CATEGORIES Comedy, Foreign Language, Cannes, Theatrical Reviews, Festival Reports, Cinematical Indie, Reviews, Cinematical
Days of Darkness, Denys Arcand's follow-up to the Oscar-nominated The Barbarian Invasions, isn't as smooth as that film -- but it's as bizarre and inventive a movie as you could ask for. Playing out of competition at Cannes, Days of Darkness is a perverse and busy mix of American Beauty, Brazil, The Secret Life of Walter Mitty and many other influence that manages to include blunt drama, razor-sharp social commentary, broad comedy, sexual frankness and sweeping musical numbers. It's like that slightly lumpy knit sweater at the craft fair: it may not be machine-manufactured perfect, but you can tell just by looking at it that it was made by a human being.
Played by popular Quebecois comedian Marc Labrèche, Jean-Marc LeBlanc (I don't think the surname's a coincidence) is a 44-year-old bureaucrat, living a soulless life in a post-modern version of Quebec, struggling with a dead marriage, distracted kids, a mind-numbing job and all the discontents of life. The radio blares news of war and pestilence; when the kids are dropped off at school, they take off their Ipods, get out of the car and put on facemasks. Jean-Marc then goes off to work at a gigantic, inhuman, crumbling structure (it's actually Montreal's infamous Olympic stadium, a nice in-joke for Canadians) to aid -- or, rather, not aid -- Quebecois citizens in negotiating a labyrinthine bureaucracy that hinders more than it helps. Jean-Marc's wife (Sylvie Léonard) is obsessed with her work ("I'm the third-best suburban realtor in Canada!"); his mother dying slowly, falling into Alzheimer's.
We don't open with any of this, though; we open with Jean-Marc's fantasy life -- full of operatic sequences (featuring Rufus Wainright and Diane Kruger) and sexual reveries -- and we soon realize that Jean-Marc's fantasy life is just as unsatisfying as his real one. His sex fantasies are pretty rote, even to him; his dreamgirls can't help but comment ironically on his own lack of imagination, how his libido's been shaped and confined by a thousand movies. (As he fantasizes about being with Kruger in the shower, she looks over her shoulder and comments: "The shower's a classicl you can see my bum, and a little of my breast - perfect for the American censors.") Jean-Marc can't imagine how he could change his life -- leave his wife? Quit his job? He can't make a decision. And soon, other people make decisions for him.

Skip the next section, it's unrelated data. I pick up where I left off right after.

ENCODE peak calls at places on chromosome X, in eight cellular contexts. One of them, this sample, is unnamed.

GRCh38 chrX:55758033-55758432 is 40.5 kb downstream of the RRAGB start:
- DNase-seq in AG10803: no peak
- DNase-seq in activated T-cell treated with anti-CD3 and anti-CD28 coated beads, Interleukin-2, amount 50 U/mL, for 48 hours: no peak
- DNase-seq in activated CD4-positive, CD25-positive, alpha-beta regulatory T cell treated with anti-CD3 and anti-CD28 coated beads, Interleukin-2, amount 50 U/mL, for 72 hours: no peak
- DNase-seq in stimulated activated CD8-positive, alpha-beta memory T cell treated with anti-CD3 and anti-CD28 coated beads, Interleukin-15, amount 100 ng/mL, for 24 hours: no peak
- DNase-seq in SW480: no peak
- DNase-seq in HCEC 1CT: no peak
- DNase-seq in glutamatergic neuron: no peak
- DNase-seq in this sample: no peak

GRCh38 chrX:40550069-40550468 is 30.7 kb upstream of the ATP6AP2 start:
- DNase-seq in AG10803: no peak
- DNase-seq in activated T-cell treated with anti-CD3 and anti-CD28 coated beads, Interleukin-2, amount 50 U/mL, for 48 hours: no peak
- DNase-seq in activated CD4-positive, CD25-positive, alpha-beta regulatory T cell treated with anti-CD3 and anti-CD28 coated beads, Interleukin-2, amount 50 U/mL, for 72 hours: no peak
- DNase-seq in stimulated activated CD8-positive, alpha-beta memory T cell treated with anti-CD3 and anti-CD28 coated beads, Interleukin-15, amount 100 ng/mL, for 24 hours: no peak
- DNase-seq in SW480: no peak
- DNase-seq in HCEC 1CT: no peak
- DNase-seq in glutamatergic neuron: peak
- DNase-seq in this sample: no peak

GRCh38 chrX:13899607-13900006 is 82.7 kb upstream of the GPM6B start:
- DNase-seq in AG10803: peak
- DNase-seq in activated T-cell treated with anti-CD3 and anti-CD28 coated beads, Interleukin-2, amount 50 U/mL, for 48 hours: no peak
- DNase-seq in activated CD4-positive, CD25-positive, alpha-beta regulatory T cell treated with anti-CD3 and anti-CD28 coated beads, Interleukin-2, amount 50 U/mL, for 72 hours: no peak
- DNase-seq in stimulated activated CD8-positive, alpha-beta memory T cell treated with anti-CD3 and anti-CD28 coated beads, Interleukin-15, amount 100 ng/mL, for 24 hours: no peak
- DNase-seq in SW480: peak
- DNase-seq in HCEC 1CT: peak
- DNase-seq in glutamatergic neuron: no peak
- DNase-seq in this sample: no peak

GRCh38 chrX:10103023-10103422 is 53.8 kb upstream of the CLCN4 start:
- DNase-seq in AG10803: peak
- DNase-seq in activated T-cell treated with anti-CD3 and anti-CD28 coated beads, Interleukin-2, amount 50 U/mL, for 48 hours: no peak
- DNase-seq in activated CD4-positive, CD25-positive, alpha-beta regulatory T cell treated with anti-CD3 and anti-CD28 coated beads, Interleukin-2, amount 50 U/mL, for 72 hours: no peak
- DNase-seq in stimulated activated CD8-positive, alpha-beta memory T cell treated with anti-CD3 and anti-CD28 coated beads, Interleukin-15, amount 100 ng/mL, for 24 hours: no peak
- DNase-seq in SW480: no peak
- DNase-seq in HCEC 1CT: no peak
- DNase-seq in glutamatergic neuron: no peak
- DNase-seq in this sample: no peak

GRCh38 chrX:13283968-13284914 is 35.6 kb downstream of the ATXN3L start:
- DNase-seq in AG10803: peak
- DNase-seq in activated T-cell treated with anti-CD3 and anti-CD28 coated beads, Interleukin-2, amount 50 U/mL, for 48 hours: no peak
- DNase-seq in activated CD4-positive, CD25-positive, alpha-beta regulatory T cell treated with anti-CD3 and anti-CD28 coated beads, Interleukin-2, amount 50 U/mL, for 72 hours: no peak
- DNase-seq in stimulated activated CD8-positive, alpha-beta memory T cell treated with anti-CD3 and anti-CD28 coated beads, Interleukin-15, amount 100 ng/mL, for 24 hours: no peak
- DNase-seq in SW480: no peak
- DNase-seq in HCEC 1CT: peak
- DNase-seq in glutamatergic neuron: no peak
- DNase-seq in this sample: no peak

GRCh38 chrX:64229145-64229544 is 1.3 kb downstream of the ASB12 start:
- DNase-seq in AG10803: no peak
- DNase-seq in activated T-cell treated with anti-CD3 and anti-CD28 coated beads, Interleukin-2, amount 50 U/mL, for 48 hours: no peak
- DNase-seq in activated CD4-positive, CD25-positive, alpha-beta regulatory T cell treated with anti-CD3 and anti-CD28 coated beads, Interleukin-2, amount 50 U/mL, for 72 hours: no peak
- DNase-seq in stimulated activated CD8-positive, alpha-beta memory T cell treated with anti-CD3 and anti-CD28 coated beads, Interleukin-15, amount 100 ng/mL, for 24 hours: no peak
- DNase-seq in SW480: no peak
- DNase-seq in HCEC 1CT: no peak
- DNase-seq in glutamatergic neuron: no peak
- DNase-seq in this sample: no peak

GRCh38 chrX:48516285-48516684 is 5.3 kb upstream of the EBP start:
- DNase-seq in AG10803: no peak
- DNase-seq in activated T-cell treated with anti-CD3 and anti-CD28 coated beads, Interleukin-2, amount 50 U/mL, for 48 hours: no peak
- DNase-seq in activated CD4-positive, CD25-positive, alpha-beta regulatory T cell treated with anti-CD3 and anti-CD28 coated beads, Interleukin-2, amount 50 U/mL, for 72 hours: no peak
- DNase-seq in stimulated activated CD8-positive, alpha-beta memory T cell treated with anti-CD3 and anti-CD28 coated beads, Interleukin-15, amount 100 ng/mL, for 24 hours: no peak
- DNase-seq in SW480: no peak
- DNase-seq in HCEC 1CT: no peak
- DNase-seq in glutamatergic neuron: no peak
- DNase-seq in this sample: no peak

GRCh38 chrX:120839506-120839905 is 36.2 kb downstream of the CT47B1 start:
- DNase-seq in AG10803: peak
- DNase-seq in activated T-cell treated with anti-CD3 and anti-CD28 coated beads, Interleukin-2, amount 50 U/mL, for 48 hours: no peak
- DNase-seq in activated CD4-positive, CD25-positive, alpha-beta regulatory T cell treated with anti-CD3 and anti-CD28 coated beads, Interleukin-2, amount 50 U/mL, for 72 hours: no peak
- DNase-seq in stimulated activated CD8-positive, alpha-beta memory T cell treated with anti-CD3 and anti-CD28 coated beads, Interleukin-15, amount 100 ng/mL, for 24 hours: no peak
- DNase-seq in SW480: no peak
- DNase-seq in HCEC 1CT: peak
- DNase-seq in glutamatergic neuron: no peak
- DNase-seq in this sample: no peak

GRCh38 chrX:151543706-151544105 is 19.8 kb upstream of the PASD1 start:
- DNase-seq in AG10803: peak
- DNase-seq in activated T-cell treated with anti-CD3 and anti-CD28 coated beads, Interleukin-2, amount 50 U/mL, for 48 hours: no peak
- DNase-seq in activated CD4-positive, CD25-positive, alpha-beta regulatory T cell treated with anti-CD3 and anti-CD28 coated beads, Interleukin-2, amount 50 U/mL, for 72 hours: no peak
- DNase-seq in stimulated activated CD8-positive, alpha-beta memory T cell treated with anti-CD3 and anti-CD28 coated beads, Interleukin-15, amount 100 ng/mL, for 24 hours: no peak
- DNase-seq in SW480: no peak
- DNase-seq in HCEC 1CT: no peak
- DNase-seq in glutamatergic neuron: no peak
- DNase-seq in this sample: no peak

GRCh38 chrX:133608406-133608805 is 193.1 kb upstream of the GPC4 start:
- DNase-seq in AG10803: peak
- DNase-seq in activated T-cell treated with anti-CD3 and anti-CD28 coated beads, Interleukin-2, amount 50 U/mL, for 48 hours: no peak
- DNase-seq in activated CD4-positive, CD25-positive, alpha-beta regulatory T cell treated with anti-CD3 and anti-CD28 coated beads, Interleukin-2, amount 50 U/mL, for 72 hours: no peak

Days of Darkness is a little inside -- full of references to Quebecois culture and politics -- but it'll also work for anyone who's ever waited in line at the DMV, or gone blind from reading the small print on their taxes. Labrèche is a deadpan sad-sack in the film, but he's also got a wicked wit that shines through, like when he's brought before the language board at his work for using a casual-yet-charged phrase in conversation. He's informed that "Negro was made a non-word in 1999, along with Negress and Midget; preferred phrases are of equatorial origin and little person." His reply -- clever and sharp-- leaps out like a fencer's lunge.
When his marriage implodes, Jean-marc tries speed dating -- winding up with a woman (Macha Grenon) whose obsession with all things medieval is a bit disquieting ("Your décor's interesting. ..." "It's all from Lord of the Rings. ...") and leads to Jean-Marc reluctantly trapped at a Medieval Faire-style event. This section of the story is a bit uneven -- the slapstick feel is a jump from the urban-surrealist dry wit of the rest of the film -- but it also helps Jean-Marc come to a decision about his own fantasy life, leading to his convening a braintrust of all his sexualized fantasy figures -- the actress (Kruger), the reporter, his boss at work, his lesbian co-worker -- to come to terms with living instead of dreaming, and even that small victory comes with a reminder that all things fade. Days of Darkness isn't as good as Jesus of Montreal or The Barbarian Invasions, but even as a smaller film its made with a bold, broad, big intelligence that most films never attempt to reach for.